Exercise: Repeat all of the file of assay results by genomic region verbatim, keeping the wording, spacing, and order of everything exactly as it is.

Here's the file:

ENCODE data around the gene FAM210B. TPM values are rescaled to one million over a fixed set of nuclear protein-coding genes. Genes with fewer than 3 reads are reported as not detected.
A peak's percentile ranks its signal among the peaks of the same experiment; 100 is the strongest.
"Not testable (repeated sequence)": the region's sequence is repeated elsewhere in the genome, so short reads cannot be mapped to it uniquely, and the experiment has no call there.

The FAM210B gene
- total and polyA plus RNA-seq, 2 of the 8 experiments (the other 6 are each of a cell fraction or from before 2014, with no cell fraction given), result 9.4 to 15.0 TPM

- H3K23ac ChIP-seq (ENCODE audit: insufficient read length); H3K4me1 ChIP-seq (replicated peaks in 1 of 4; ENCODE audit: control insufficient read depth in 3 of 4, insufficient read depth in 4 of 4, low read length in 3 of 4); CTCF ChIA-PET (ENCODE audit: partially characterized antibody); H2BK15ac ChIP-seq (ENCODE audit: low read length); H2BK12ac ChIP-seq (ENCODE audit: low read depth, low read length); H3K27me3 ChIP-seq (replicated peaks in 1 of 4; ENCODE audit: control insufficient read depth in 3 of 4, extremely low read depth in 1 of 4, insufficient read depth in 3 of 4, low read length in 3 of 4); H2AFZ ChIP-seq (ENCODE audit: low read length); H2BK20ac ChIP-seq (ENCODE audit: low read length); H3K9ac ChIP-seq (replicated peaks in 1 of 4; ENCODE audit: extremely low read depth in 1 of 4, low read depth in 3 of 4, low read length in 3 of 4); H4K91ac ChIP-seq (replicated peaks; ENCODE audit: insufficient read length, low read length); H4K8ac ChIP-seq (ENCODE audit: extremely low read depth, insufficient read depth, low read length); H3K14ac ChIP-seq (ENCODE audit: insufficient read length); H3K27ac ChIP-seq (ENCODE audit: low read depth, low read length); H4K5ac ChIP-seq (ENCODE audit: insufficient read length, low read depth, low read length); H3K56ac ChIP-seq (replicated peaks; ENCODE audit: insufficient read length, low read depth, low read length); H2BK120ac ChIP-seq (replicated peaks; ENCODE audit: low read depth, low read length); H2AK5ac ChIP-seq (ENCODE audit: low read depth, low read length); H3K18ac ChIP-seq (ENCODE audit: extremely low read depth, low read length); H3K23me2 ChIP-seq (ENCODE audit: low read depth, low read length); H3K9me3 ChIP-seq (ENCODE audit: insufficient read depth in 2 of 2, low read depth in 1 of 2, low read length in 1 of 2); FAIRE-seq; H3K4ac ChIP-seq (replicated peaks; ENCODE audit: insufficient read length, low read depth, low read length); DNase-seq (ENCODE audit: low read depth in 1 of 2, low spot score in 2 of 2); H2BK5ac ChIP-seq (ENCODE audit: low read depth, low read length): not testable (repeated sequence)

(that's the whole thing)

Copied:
ENCODE data around the gene FAM210B. TPM values are rescaled to one million over a fixed set of nuclear protein-coding genes. Genes with fewer than 3 reads are reported as not detected.
A peak's percentile ranks its signal among the peaks of the same experiment; 100 is the strongest.
"Not testable (repeated sequence)": the region's sequence is repeated elsewhere in the genome, so short reads cannot be mapped to it uniquely, and the experiment has no call there.

The FAM210B gene
- total and polyA plus RNA-seq, 2 of the 8 experiments (the other 6 are each of a cell fraction or from before 2014, with no cell fraction given), result 9.4 to 15.0 TPM

- H3K23ac ChIP-seq (ENCODE audit: insufficient read length); H3K4me1 ChIP-seq (replicated peaks in 1 of 4; ENCODE audit: control insufficient read depth in 3 of 4, insufficient read depth in 4 of 4, low read length in 3 of 4); CTCF ChIA-PET (ENCODE audit: partially characterized antibody); H2BK15ac ChIP-seq (ENCODE audit: low read length); H2BK12ac ChIP-seq (ENCODE audit: low read depth, low read length); H3K27me3 ChIP-seq (replicated peaks in 1 of 4; ENCODE audit: control insufficient read depth in 3 of 4, extremely low read depth in 1 of 4, insufficient read depth in 3 of 4, low read length in 3 of 4); H2AFZ ChIP-seq (ENCODE audit: low read length); H2BK20ac ChIP-seq (ENCODE audit: low read length); H3K9ac ChIP-seq (replicated peaks in 1 of 4; ENCODE audit: extremely low read depth in 1 of 4, low read depth in 3 of 4, low read length in 3 of 4); H4K91ac ChIP-seq (replicated peaks; ENCODE audit: insufficient read length, low read length); H4K8ac ChIP-seq (ENCODE audit: extremely low read depth, insufficient read depth, low read length); H3K14ac ChIP-seq (ENCODE audit: insufficient read length); H3K27ac ChIP-seq (ENCODE audit: low read depth, low read length); H4K5ac ChIP-seq (ENCODE audit: insufficient read length, low read depth, low read length); H3K56ac ChIP-seq (replicated peaks; ENCODE audit: insufficient read length, low read depth, low read length); H2BK120ac ChIP-seq (replicated peaks; ENCODE audit: low read depth, low read length); H2AK5ac ChIP-seq (ENCODE audit: low read depth, low read length); H3K18ac ChIP-seq (ENCODE audit: extremely low read depth, low read length); H3K23me2 ChIP-seq (ENCODE audit: low read depth, low read length); H3K9me3 ChIP-seq (ENCODE audit: insufficient read depth in 2 of 2, low read depth in 1 of 2, low read length in 1 of 2); FAIRE-seq; H3K4ac ChIP-seq (replicated peaks; ENCODE audit: insufficient read length, low read depth, low read length); DNase-seq (ENCODE audit: low read depth in 1 of 2, low spot score in 2 of 2); H2BK5ac ChIP-seq (ENCODE audit: low read depth, low read length): not testable (repeated sequence)